Jamai: How much are you working directly B2B—direct with employers?

Brian: Our Workforce Partnerships programs supports most of our direct work with employers and we work with many employers to ensure our students are connected to both the learning and employment outcomes we want to achieve.

Jamai: So, it appears foundations are just now starting to get more serious about this need for assessment (as your Google.org grant is). What is your analogy around the assessment of learning vs. assessment of work readiness?

Brian: Well, that is a little bit tricky. I would advocate for a broader term around assessment and perhaps sort it by 1) assessment of learning, 2) assessment for learning, and 3) assessment as learning. When you think about it this way, assessment is becoming more of a learning tool (assessment for learning), and then there is also employment diagnostic assessment. I think the most exciting one is assessment AS learning. Treating assessment as a way to broaden the learning experience. That’s really the beauty of an assessment. I imagine someone who has been shut out of the system, with very little formal education, probably hasn’t been told they were good at many things. So, a learner takes an assessment through SNHU, and low and behold, SNHU says to that learner “Congrats! You have the skill “critical thinking.” Now the learner feels great, knows that they have that skill, and that someone recognizes it. This assures a positive experience for the learner.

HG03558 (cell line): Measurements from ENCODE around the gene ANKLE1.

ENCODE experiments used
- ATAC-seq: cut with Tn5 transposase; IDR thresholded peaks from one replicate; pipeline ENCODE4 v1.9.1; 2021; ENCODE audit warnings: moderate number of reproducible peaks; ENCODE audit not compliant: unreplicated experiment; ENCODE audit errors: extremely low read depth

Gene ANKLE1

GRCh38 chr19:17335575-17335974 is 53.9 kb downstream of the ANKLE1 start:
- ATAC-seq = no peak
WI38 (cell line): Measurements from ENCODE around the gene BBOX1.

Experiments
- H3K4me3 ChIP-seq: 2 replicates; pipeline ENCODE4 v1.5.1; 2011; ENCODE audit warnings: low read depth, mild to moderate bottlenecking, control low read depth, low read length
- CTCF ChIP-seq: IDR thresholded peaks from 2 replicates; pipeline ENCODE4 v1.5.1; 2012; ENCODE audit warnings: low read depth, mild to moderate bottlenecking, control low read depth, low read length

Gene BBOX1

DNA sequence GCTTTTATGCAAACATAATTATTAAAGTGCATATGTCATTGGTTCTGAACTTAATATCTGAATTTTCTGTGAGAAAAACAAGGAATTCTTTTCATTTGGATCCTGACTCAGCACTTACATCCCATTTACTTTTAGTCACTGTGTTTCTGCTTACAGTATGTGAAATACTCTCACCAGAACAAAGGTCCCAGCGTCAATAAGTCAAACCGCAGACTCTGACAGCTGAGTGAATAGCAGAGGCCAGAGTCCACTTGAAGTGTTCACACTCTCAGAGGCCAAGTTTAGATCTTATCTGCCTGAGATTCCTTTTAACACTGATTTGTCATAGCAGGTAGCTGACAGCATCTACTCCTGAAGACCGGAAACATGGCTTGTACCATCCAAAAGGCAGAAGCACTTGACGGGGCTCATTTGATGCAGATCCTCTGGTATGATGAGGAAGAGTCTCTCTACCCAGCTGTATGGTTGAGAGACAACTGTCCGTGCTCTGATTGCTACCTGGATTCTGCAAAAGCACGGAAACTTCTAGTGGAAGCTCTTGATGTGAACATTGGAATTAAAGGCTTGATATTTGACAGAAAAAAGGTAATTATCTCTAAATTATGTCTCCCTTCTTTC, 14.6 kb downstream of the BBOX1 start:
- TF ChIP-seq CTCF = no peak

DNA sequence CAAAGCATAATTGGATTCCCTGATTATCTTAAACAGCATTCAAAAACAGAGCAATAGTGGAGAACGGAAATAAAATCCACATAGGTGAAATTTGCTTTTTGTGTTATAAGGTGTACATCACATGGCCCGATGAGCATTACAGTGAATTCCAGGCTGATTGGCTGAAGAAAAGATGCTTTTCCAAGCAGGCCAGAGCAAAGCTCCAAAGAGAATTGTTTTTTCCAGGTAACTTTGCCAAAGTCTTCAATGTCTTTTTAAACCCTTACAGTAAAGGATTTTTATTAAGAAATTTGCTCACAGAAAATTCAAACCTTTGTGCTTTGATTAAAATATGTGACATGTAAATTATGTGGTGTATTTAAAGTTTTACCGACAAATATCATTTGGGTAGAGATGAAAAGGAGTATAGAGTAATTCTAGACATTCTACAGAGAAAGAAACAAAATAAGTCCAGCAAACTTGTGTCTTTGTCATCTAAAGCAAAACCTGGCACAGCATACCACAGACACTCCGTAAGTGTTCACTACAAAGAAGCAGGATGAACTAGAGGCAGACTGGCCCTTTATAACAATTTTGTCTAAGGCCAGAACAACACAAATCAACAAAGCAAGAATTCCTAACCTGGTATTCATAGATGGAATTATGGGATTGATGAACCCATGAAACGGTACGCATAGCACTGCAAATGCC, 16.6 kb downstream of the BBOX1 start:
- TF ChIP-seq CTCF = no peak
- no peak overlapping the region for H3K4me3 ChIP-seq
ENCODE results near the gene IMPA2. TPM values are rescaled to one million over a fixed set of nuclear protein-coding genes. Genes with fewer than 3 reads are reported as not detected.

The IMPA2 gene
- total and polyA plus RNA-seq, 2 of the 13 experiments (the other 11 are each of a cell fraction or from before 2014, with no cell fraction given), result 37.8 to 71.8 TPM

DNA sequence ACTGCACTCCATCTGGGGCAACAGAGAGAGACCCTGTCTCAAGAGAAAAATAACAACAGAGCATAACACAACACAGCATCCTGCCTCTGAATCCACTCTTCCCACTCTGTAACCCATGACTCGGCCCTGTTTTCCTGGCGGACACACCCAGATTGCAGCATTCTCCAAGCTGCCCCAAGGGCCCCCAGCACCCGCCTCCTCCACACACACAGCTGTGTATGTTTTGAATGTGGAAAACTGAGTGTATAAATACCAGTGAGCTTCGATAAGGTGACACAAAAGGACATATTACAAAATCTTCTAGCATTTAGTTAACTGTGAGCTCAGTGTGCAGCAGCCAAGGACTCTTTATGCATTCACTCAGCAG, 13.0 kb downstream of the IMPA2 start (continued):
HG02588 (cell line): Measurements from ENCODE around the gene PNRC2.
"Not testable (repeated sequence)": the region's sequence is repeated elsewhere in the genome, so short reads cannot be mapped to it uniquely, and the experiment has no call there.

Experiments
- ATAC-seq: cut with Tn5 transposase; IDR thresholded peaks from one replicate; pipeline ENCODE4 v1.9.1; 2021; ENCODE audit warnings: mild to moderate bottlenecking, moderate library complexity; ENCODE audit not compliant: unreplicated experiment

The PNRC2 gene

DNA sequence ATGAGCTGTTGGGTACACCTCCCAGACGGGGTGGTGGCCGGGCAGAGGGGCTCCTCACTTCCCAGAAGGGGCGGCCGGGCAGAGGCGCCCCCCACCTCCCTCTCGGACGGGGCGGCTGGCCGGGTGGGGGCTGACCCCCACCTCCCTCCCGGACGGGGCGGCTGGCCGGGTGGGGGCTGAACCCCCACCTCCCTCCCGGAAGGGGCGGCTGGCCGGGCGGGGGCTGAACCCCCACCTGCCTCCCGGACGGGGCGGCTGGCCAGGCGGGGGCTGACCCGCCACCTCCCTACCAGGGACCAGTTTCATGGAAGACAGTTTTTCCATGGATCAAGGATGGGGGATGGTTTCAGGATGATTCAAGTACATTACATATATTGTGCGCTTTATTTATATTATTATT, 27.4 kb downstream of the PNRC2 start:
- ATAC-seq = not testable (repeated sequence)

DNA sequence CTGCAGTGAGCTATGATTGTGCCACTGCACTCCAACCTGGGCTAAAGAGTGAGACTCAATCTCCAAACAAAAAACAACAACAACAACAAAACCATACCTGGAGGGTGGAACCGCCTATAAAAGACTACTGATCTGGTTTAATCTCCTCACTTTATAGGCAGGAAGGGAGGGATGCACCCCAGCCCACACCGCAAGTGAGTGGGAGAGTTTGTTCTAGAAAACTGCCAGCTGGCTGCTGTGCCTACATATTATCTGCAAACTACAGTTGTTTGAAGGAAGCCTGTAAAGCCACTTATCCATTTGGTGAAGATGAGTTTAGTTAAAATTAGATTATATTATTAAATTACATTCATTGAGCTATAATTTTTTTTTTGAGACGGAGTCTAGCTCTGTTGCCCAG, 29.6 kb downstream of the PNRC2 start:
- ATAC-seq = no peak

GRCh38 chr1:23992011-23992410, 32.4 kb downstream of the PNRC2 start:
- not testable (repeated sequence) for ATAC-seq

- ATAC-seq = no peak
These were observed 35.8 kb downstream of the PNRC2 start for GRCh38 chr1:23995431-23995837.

Jamai: I totally agree, Brian. This is the reason we are excited about the work you are doing.  SNHU is ensuring learners are “filtered in” and not filtered out.

Thank you for all you have done, and special congratulations for receiving the Social Tech Innovation Award at Close It 2018!